Terms: Aut, Win, Spr | Units: 3 | Grading: Letter or Credit/No Credit
Instructors: Vassar, M. (PI)

ENGR 102W: Writing for Engineers

Intensive practicum focusing on effective communication of technical, scientific, and professional information in industry and academia. Best writing practices for varied audiences, purposes, and media. Group workshops and individual conferences with instructors. Designed for undergraduates.
Terms: Spr | Units: 3 | Grading: Letter (ABCD/NP)
Instructors: Harrison, K. (PI)

ENGR 103: Public Speaking (ENGR 203)

Priority to Engineering students. Introduction to speaking activities, from impromptu talks to carefully rehearsed formal professional presentations. How to organize and write speeches, analyze audiences, create and use visual aids, combat nervousness, and deliver informative and persuasive speeches effectively. Weekly class practice, rehearsals in one-on-one tutorials, videotaped feedback. Limited enrollment.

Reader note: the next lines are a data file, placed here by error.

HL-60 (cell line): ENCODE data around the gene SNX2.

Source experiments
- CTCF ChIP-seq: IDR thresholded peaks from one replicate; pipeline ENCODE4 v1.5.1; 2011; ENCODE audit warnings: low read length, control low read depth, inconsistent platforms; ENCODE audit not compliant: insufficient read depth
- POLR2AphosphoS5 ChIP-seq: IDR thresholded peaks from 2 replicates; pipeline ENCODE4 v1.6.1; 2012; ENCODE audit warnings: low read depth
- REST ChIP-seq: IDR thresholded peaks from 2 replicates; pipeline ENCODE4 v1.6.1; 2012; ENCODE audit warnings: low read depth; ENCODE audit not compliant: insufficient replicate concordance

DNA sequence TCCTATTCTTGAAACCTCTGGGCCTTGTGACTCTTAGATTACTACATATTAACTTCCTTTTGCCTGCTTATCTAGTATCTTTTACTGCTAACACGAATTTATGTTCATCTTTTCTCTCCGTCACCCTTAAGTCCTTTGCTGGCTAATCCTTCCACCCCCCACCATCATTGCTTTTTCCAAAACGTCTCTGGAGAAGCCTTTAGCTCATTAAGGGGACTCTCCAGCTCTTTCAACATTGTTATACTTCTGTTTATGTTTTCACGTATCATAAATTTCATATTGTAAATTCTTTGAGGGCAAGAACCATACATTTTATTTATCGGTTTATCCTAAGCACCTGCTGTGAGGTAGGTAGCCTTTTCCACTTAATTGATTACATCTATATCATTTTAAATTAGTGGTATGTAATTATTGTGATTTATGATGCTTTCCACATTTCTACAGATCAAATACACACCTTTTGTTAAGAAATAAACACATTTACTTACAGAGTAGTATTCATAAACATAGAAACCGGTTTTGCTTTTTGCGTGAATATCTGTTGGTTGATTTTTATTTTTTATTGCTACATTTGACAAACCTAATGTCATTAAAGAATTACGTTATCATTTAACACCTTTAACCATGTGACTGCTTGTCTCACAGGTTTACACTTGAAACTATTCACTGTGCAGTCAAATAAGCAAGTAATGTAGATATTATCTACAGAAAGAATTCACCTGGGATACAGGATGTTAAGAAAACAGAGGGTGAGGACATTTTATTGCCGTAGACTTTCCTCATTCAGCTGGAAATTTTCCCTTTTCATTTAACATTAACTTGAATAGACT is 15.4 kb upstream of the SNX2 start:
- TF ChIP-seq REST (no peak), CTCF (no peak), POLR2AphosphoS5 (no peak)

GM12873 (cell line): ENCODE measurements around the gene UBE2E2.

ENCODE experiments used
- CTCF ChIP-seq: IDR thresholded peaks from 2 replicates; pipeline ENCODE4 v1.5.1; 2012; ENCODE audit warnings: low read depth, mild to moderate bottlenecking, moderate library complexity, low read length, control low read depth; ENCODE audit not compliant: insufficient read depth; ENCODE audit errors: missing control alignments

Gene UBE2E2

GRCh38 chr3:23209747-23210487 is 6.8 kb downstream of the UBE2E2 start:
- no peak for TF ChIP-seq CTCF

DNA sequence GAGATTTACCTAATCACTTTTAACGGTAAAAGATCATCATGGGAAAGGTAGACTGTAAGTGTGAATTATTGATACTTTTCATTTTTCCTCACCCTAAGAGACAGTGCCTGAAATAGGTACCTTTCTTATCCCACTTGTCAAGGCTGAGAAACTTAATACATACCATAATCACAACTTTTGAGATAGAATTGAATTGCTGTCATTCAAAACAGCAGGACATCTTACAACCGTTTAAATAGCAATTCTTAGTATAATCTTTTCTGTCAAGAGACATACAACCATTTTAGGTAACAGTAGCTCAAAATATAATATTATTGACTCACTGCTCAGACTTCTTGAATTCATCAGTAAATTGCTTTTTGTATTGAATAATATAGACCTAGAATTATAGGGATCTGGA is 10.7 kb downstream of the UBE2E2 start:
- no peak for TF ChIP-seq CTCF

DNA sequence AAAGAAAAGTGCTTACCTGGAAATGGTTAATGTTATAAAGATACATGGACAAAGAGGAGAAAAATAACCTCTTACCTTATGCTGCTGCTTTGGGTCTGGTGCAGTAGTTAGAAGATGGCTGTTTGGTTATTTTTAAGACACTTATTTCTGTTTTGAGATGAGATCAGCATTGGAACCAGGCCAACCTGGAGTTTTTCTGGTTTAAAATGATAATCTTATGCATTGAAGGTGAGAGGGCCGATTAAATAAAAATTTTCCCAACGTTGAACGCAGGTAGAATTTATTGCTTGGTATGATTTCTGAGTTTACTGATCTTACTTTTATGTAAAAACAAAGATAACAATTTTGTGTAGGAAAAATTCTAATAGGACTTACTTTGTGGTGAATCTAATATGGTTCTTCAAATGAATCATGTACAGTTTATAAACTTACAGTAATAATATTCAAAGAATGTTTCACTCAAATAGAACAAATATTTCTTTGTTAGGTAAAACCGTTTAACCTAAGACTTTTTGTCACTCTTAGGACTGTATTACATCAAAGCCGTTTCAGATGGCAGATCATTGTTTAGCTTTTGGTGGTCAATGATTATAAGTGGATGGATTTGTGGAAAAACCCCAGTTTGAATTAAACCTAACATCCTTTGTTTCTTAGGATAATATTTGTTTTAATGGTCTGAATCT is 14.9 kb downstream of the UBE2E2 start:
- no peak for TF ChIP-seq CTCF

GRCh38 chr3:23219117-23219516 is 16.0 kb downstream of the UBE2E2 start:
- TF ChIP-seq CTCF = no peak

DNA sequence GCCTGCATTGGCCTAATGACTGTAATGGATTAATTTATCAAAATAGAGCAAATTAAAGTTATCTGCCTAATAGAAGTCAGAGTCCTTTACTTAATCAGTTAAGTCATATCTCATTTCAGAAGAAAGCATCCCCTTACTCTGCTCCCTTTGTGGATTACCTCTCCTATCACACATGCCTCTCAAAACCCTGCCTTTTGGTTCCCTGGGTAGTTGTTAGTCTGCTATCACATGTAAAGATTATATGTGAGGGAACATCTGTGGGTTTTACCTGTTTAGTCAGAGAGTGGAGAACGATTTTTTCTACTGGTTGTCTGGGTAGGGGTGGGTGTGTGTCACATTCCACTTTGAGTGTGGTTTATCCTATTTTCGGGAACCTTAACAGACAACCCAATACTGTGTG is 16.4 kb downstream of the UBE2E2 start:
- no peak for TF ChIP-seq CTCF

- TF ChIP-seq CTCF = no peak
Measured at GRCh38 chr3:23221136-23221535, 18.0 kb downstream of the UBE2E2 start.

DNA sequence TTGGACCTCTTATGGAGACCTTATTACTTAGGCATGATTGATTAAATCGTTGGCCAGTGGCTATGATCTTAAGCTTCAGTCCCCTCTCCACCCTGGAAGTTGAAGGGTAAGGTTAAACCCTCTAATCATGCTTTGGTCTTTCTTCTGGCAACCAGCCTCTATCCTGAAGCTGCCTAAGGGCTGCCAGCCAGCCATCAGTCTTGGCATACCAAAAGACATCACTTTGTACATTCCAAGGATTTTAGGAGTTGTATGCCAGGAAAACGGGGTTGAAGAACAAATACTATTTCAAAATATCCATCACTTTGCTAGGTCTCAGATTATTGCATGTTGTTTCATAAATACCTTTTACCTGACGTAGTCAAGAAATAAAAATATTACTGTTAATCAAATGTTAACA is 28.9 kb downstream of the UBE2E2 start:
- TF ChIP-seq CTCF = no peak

Terms: Aut, Win, Spr | Units: 3 | Grading: Letter or Credit/No Credit
Instructors: Vassar, M. (PI)

ENGR 105: Feedback Control Design

Design of linear feedback control systems for command-following error, stability, and dynamic response specifications. Root-locus and frequency response design techniques. Examples from a variety of fields. Some use of computer aided design with MATLAB. Prerequisite: EE 102, ME 161, or equivalent.
Terms: Win, Spr | Units: 3 | UG Reqs: GER:DB-EngrAppSci | Grading: Letter or Credit/No Credit

ENGR 119: Community Engagement Preparation Seminar (ENGR 219)